ALBANESE: We of course haven’t seen any proposals from the Government. What we’ve seen is thought bubbles floated without any legislation, without any specific proposals. Labor will always try to address, particularly for low and middle income earners, living standards.

One of those areas is taxation. Part of what we need to do is to get people to be in a position to pay tax by assisting them into employment and that will be an absolute priority of a Federal Labor Government. We actually have a plan for job creation, a plan for growing the economy. It’s about investing in infrastructure, and it’s about investing in people.

We saw today with regard to infrastructure, conversations about the Black Spots Program. The Black Spots Program last year, in 2016-17 was allocated $100 million in the federal Budget. When the actual expenditure came out, it was determined that only $25 million dollars had been expended. So $75 million dollars left on the shelf. Taken back to Finance and Treasury that could have fixed Black Spots.

Guess what? That makes roads safer, but it also creates jobs in addressing that new infrastructure at black spots which are identified as the most dangerous areas on our roads. Every single state and territory had an underspend when it came to the Black Spots Program.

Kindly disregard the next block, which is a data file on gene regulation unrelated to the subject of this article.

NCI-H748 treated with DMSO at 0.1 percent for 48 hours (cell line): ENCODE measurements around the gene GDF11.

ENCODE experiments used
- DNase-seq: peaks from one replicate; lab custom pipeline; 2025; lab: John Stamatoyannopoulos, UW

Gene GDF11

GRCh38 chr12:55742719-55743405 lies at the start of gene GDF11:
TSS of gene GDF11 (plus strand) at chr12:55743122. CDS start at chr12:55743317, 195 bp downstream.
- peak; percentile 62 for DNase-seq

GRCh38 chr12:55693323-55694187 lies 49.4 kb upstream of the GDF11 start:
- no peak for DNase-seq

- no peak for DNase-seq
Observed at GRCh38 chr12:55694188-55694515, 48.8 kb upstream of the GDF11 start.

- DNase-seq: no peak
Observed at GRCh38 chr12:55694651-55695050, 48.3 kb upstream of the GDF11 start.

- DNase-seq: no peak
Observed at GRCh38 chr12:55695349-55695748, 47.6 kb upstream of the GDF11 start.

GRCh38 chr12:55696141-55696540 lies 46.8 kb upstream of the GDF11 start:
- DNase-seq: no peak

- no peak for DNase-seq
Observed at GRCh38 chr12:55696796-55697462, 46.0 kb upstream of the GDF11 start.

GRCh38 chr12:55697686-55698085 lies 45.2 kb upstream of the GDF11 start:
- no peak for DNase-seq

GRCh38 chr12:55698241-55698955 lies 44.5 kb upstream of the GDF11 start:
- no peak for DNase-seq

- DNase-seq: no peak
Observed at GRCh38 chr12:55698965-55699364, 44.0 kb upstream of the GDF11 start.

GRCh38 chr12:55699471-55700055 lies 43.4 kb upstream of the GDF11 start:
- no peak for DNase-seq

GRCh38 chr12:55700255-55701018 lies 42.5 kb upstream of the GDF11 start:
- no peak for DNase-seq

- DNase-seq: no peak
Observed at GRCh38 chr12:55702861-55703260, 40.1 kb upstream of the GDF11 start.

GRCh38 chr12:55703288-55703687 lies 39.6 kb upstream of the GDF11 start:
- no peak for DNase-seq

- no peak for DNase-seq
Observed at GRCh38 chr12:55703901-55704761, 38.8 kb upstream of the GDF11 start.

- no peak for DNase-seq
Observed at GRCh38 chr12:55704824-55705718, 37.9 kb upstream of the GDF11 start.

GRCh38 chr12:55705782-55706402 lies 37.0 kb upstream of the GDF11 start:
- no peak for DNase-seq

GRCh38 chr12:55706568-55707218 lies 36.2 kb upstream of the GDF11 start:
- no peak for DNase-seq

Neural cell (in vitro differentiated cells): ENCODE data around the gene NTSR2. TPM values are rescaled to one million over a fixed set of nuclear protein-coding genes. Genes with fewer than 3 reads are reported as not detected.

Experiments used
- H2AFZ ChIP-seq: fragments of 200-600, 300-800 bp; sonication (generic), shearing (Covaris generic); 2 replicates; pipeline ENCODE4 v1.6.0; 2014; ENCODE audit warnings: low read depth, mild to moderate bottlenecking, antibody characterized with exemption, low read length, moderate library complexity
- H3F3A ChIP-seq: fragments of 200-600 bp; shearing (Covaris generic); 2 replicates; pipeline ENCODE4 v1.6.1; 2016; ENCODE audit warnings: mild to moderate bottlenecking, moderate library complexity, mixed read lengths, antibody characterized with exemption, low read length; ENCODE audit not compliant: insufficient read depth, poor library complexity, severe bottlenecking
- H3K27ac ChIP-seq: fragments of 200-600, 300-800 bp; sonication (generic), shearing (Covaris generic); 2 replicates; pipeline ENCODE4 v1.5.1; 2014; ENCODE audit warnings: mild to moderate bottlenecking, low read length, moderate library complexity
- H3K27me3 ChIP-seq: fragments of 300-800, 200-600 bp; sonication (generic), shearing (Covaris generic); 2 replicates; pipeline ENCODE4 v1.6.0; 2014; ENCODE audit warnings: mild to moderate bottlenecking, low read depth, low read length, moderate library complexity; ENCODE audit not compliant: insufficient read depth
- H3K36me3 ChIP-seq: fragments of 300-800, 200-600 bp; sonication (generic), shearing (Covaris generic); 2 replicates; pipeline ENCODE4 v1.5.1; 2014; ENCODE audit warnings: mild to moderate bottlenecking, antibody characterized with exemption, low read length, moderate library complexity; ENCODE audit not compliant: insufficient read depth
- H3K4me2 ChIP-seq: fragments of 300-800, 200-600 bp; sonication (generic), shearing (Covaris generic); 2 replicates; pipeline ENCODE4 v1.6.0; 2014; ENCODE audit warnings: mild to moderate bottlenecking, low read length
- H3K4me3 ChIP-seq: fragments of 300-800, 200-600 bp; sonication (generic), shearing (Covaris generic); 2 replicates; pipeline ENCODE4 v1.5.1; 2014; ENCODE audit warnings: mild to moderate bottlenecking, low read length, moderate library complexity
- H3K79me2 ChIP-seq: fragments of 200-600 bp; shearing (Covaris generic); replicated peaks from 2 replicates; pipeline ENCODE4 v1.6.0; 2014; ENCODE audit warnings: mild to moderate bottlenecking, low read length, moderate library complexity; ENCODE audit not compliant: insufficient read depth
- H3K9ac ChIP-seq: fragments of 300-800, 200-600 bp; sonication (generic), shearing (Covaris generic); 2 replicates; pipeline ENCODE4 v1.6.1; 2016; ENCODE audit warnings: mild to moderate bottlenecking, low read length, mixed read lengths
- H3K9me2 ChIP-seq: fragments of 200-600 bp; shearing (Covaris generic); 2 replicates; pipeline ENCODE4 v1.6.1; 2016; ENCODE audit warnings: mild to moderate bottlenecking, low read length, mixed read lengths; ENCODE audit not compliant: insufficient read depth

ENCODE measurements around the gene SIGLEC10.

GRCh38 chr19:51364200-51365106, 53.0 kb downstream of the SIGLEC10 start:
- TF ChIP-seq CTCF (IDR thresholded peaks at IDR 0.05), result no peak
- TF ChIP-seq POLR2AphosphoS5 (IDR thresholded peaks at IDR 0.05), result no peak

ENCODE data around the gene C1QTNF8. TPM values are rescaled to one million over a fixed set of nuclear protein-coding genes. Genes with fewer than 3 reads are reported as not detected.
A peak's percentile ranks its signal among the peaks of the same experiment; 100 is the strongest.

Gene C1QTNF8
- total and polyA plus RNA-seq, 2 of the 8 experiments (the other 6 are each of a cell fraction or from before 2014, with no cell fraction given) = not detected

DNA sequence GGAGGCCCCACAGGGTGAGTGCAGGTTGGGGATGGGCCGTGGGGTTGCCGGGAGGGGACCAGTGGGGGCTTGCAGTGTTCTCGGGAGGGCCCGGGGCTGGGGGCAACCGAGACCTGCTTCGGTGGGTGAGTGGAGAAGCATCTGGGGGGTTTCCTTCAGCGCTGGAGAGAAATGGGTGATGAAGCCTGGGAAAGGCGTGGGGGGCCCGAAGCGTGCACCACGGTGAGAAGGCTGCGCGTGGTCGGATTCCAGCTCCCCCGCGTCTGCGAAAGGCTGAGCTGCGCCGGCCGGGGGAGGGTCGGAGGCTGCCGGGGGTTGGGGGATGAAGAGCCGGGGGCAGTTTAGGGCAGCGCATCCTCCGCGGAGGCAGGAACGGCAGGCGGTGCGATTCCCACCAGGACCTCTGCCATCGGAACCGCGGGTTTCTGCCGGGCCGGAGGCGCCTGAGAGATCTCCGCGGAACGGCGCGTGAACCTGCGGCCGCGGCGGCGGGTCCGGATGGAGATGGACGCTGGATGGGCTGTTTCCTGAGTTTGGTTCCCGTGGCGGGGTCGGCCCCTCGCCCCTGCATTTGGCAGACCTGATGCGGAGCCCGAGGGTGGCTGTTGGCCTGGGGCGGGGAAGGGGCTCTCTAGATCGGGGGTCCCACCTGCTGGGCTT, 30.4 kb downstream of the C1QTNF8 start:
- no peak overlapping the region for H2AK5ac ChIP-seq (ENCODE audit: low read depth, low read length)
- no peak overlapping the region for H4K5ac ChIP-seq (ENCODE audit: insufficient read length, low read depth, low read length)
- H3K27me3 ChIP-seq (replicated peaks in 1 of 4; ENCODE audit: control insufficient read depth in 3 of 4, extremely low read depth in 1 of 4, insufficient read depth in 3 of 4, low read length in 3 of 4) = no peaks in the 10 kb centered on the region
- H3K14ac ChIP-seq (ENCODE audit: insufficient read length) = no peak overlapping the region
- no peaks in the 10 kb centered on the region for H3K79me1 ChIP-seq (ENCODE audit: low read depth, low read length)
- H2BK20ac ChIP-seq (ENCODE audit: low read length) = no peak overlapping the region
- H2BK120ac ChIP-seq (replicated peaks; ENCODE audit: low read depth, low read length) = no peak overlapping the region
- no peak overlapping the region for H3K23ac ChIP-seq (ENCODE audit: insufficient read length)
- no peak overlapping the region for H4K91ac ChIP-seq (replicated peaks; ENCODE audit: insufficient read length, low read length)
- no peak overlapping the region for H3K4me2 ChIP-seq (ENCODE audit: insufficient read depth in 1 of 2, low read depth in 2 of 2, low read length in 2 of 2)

I noticed today a call from one expert to remove the Black Spots Program. I think the Black Spots Program is an important component of road safety whereby areas that have been identified as the most dangerous areas on our roads get fixed.

This Government has underinvested and isn’t even spending the money that has been allocated. Frankly, it is beyond belief that you could have a $100 million budget for Black Spots on our roads, but only spend $25 million dollars on it.

JOURNALIST: There was a young lady this morning that come out. She was the first on the scene of the Boxing Day accident and obviously she had to put the fire out as quickly as she could. She’s pulled the girls out of the car along with the family. Very traumatic for her. She’s calling on the Government, or anyone that listen to her, to make it mandatory to have fire extinguishers and first aid kits in all cars that are registered on the road.

ALBANESE: This woman, who is of course an absolute hero for the actions that she took, which were brave, put her own life on the line. Throughout this period we see selflessness from Australians and we should certainly give any proposal from someone who’d been through that experience proper consideration.

That is one of the things that could be on the table at a Ministerial Council meeting that has the power to make decisions, and that’s why it’s not good enough for Barnaby Joyce to just put out the odd thought bubble. He needs to actually get the Transport Ministers and people with authority around the table and get that process underway of reversing the worrying trend that’s out there when it comes to roads.

JOURNALIST: There are still a couple of weeks of school holidays left. What’s the message to road users in New South Wales specifically?